There is no doubt that Ben Stiller and Jack Black are funny actors, and Barry Levinson has shown in the past that he can helm a hilarious movie. Envy is not that movie. Here is a case or reverse synergy, where the sum of the parts is a lot less than the whole. A whole lot less. Envy is a giant mess of a movie. Everybody is running around with little or nothing to do because the film has no real point. Well, supposedly the film is about envy, specifically from one neighbor to another. But things quickly devolve into a long, strung-out series of events that brings out the annoying qualities of Stiller, Black, and Christopher Walken.

At the beginning of the film, the neighbors, the Dingmans and the Vanderparks, are great friends. Tim Dingman (Stiller, Starsky & Hutch, Along Came Polly) and Nick Vanderpark (Black, School of Rock, Ice Age) even car pool to work together. Nick is always dreaming up crazy ideas for inventions that make no sense, so Tim usually ignores him. Nick's latest idea is for Vapoorize, something you can spray on doggie-doo to make it vanish. Tim thinks it's another lame idea and decides not to help Nick fund it, only to see it take off. Nick builds a mansion complete with merry-go-round, archery range, and indoor bowling lanes over his old house, so Tim can look out the window and see what he could have had. His wife Debbie (Rachel Weisz, Runaway Jury, Confidence) constantly reminds him of what he missed out on.

So Nick's not feeling to well, and in a drunken stupor, goes and accidentally kills Tim's horse. So now, in the span of two movies, Stiller has shot a white horse both with a gun and with an arrow. Nice. Feeling guilty, he tries to cover up the crime, and of course, things snowball from there. He enlists the help of the J-Man (Walken, Man on Fire, The Rundown), a weird bum he meets in a bar. It's the J-Man that usually gets Tim into even more trouble. All the while, Nick has no idea that Tim feels this way. Steve Adams, who wrote the screenplay, spends most of his time having Stiller run around trying to cover up more things. It is a tedious affair, and for a comedy, there is precious little that is actually funny. The concept is not even that funny.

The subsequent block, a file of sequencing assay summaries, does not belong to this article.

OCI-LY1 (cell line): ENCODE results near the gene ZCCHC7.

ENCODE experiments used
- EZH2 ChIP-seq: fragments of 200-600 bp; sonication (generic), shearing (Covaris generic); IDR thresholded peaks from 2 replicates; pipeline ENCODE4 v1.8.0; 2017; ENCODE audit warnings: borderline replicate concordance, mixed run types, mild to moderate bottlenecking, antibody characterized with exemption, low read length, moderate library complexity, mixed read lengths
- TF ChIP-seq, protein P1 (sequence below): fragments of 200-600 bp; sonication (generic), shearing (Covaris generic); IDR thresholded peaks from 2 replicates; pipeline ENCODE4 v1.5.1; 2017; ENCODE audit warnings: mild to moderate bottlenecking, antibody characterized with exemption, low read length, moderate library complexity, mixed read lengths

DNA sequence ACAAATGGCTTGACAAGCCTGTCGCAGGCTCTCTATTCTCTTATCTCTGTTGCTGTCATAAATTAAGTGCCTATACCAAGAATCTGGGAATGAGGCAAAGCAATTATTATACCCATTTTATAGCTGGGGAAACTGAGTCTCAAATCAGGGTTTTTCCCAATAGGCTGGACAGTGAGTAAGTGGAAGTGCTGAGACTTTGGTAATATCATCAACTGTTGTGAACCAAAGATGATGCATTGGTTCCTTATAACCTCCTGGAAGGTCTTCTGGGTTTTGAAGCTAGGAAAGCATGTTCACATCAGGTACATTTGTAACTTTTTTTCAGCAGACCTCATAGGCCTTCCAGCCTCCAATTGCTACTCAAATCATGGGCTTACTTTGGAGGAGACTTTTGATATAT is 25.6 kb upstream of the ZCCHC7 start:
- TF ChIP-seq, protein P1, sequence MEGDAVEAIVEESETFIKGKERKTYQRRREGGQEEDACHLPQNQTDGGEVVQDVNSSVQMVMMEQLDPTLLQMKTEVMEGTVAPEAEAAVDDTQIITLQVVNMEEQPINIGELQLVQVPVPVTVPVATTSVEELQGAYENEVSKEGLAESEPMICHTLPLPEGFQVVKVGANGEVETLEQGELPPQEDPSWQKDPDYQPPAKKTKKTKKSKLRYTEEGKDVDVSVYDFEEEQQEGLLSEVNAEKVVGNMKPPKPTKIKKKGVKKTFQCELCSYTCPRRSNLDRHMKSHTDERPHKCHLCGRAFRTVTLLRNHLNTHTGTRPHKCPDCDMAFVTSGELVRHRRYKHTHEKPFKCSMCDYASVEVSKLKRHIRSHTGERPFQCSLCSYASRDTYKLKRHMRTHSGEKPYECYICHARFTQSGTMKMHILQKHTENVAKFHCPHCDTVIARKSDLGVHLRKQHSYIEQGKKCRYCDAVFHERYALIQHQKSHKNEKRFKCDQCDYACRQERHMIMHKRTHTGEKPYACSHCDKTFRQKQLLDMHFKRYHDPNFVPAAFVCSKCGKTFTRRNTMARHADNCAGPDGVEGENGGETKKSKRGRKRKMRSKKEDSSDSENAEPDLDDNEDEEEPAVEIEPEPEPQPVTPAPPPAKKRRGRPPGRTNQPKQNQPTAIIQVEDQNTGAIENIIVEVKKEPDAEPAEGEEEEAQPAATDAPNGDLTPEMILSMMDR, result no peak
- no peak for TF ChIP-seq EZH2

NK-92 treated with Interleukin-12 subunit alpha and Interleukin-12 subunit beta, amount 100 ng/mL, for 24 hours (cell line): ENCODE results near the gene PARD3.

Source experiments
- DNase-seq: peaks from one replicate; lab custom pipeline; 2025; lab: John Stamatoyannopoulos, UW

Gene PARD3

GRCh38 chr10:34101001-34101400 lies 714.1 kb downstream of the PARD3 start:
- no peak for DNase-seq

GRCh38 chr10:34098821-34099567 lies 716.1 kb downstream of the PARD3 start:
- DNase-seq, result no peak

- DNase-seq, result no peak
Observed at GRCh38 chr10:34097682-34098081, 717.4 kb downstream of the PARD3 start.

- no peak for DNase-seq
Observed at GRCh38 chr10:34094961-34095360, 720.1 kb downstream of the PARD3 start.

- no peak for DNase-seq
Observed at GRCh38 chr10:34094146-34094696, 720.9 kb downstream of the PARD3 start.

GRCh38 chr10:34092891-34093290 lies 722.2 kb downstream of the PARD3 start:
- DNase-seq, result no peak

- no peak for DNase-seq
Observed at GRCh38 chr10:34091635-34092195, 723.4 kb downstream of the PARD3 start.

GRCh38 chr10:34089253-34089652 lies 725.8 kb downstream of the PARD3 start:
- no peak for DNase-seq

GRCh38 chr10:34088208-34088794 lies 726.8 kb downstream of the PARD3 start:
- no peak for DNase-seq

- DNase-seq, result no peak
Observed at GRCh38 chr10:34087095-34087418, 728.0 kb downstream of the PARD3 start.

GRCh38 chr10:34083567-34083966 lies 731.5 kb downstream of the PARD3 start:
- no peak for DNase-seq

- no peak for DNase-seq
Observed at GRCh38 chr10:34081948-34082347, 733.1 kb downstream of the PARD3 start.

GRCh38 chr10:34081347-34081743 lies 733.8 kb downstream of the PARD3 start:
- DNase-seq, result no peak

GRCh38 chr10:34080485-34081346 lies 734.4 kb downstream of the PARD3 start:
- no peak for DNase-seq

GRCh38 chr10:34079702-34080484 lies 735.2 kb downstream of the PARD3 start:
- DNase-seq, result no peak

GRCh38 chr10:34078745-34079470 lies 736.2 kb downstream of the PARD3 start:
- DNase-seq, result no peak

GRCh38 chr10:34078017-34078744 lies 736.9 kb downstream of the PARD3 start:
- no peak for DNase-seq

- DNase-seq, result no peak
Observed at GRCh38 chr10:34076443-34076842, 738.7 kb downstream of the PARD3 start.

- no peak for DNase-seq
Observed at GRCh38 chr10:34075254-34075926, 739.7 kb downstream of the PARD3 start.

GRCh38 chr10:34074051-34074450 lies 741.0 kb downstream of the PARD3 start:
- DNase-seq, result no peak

The worst part is the talent involved here. Levinson (Bandits, An Everlasting Piece) is working with some great actors. But, as mentioned before, the script focuses on the aspects of Stiller and Black than can get annoying. Both are essentially playing roles that are similar to other roles they've had, but with a lack of substance in the script, their thin portraits (the frustrated Stiller and the over-enthusiastic Black) just do the same thing repeatedly in the film. And Walken? Maybe he's hard up on money lately. He is taking way too many roles that have him playing a parody of himself. Sure it was funny a few times, but it's beginning to get ridiculous.

Haro Rates It: Pretty Bad.
1 hour, 39 minutes, Rated PG-13 for language and sexual/crude humor.

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